by Michele Latham
“This is the sad part.”
These were the words spoken by a cherub-faced toddler in a second hand pink tutu; a happy, spoiled child who hadn’t known a day of sadness in her three years on this earth. And yet…as the minor chords of a Vivaldi concerto flowed from our CD player, she swayed and danced in the saddest way. Her eyes were downcast, shoulders slumped and each step and movement seemed heavy and labored. She may not have personally known a deep sadness, but I feel sure Antonio Vivaldi did, and it translated from the instruments to her tiny soul. She was feeling it.
Then, two things happened. The movement ended and I could hear a new, more upbeat melody forming. At the same moment, my daughter looked at me with a sparkle in her eye. She didn’t have to say the words, I could read it in her face and movements. The happy part was coming! As the strings sang out a light, joyful melody, I saw her jump and twirl, smiling from ear to ear.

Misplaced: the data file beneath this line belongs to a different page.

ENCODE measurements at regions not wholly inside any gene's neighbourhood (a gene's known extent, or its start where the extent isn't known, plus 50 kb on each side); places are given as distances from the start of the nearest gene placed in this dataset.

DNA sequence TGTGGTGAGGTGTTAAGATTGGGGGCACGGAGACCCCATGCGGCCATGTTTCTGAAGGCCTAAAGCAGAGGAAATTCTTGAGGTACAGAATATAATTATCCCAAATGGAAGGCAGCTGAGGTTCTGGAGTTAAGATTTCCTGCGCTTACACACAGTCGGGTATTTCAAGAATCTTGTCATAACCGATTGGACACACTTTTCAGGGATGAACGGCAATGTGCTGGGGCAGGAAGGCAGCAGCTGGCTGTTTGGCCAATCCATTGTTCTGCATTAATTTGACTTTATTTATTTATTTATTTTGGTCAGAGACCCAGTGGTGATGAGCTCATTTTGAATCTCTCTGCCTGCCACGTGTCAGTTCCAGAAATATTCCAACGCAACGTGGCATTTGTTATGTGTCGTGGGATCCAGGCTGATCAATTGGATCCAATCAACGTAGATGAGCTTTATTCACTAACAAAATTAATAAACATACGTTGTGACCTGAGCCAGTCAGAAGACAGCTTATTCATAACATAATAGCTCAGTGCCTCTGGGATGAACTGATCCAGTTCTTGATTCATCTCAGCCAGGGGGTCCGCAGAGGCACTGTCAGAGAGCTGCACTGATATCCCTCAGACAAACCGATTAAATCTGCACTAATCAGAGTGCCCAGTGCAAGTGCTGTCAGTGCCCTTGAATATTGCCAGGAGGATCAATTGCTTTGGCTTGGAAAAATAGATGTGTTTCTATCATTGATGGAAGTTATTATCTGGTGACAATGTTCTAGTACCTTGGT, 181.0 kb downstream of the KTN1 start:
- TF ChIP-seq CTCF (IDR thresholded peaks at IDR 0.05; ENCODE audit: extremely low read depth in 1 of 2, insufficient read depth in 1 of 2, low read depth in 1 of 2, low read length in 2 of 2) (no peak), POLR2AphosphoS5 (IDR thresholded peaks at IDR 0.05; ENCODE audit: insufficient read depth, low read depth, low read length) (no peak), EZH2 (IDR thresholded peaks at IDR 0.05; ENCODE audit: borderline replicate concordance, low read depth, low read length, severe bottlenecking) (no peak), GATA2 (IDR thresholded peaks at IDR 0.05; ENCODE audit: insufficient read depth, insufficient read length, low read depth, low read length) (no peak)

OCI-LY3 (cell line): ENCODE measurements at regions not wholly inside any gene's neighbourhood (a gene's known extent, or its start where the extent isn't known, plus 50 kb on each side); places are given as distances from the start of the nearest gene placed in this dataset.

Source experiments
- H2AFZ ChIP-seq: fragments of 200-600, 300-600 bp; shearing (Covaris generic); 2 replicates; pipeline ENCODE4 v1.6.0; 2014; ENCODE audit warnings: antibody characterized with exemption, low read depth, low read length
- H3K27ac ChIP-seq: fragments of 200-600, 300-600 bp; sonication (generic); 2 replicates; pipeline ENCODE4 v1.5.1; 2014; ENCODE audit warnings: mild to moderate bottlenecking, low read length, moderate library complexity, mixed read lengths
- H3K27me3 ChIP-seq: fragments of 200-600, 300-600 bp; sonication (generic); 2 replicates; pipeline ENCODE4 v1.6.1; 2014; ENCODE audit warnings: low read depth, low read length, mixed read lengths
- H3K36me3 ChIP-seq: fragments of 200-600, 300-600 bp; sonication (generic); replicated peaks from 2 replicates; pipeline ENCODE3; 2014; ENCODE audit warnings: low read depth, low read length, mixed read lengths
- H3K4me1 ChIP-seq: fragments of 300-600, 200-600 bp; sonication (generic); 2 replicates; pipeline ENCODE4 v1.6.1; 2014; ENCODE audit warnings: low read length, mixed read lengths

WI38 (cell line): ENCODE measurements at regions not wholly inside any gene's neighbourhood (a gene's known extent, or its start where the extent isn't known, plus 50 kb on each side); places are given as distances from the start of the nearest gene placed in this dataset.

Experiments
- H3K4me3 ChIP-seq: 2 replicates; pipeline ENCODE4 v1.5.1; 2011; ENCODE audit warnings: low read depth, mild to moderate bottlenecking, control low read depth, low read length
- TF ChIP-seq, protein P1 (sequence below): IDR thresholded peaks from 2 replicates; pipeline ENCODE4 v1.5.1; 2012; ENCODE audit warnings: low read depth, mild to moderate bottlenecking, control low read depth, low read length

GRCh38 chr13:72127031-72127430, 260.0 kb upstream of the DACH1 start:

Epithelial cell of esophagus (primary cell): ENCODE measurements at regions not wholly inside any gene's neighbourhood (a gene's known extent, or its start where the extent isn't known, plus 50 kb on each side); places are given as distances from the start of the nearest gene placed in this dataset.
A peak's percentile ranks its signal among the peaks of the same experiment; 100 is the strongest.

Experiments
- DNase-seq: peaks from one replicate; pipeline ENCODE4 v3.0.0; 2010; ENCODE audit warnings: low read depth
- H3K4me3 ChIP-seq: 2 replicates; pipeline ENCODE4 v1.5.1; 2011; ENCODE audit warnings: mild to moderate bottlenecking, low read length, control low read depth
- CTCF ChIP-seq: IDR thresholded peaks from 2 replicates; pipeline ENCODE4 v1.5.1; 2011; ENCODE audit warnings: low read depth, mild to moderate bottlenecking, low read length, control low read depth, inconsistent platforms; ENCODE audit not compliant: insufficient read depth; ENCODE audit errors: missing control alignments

I’m always reminded of my daughter’s words when Holy Week arrives. There are some really tough services ahead. You might even say, “This is the sad part”. We, as modern day Orthodox Christians weren’t actually present when our Lord suffered and was nailed to the cross, but we experience it through the words and melodies of our divine services. We hear the events of Christ’s last days as a man on earth. We attend His funeral and lament along with his beloved followers. The sadness almost seems unbearable…
But then, we hear hints of what is to come and we know the sadness won’t last. Christ will trample death. He will rise from the tomb on the third day.
And that’s when we remember the joy. We will feel it in our bones and in our spirits. And at midnight on Holy Saturday, we finally get to the happy part! We may even jump and twirl because we know for certain that Jesus Christ Conquers and He is Risen!